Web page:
Thursday, October 13th | 10:00 – 11:00 AM PT
Enterprise Observability Promises and Reality
Cloud-native architectures promise more efficient software delivery and accelerated innovation. However, adopting cloud-native means services become granular, distributed and interdependent. Visibility and control of the software lifecycle across multiple environments is an imperative. Organizations look to observability to help solve some of these challenges and provide faster problem detection and resolution and improved responsiveness, but they don’t always achieve the benefits they’re hoping for. In this webinar, we will discuss:
- The impact of cloud native on observability
- The state of observability used in the enterprise today
- The changes cloud native brings and how observability addresses them
- What to look for in an observability solution
Rachel Dines leads product and technical marketing for Chronosphere. Previously, Rachel wore lots of marketing hats at CloudHealth (acquired by VMware), and before that, she led product marketing for cloud-integrated storage at NetApp. She also spent many years as an analyst at Forrester Research. Outside of work, Rachel tries to keep up with her young son and hyper-active dog, and when she has time, enjoys crafting and eating out at local restaurants in Boston where she’s based.
Mike Fratto is a senior analyst on 451 Research’s Applied Infrastructure and DevOps team covering enterprise networking. He has extensive experience reviewing and writing about enterprise remote access, security and network infrastructure products, as well as consulting with enterprise IT, equipment and software vendors, and service providers.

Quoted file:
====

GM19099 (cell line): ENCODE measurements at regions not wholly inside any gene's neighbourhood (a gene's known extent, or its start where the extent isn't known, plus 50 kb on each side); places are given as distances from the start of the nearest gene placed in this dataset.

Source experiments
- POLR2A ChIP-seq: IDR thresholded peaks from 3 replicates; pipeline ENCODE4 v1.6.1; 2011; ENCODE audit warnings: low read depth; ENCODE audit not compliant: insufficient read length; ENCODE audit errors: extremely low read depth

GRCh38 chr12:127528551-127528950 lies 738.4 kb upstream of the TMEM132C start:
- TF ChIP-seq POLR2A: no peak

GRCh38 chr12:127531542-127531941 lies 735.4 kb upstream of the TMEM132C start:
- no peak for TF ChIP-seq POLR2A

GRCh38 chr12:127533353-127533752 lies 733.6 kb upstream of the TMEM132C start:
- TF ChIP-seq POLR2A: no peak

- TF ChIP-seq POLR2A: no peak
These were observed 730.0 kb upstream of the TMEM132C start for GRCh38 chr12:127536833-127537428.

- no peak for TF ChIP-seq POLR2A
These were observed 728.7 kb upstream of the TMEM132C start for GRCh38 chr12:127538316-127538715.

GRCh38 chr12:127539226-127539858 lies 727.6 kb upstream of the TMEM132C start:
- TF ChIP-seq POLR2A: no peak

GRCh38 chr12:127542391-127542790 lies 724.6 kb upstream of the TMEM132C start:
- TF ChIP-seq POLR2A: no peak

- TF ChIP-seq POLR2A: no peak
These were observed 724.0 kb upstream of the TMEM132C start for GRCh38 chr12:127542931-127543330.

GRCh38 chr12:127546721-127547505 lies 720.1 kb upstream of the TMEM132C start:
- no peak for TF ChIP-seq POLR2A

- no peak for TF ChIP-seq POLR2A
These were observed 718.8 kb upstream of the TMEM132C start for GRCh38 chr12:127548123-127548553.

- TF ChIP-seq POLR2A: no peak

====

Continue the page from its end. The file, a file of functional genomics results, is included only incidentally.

Prior to joining 451 Research, he was with GlobalData as Research Director with the Global IT Technology & Software team covering the enterprise networking and datacenter technology markets. Mike was with TechWeb for more than 15 years, most recently as Editor of Network Computing. He was Lead Analyst with InformationWeek Analytics, Senior Technology Editor with Network Computing and Executive Editor for Secure Enterprise. He has spoken at several conferences including Interop, SD-WAN Summit, MPLS + SDN + NFV World Congress and SDN NFV World Congress, as well as to local groups, and he served as the chair for Interop’s Datacenter and Storage tracks. Prior to Network Computing, Mike was an independent consultant.
Mike teaches a graduate course in network security for Syracuse University’s Information Science and Technology program. The course presents a technical and theoretical overview of network security strategies and technologies and how network security can fit into an organization’s overall IT architecture.
Mike graduated from Syracuse University with a bachelor’s degree in Information Science and Technology.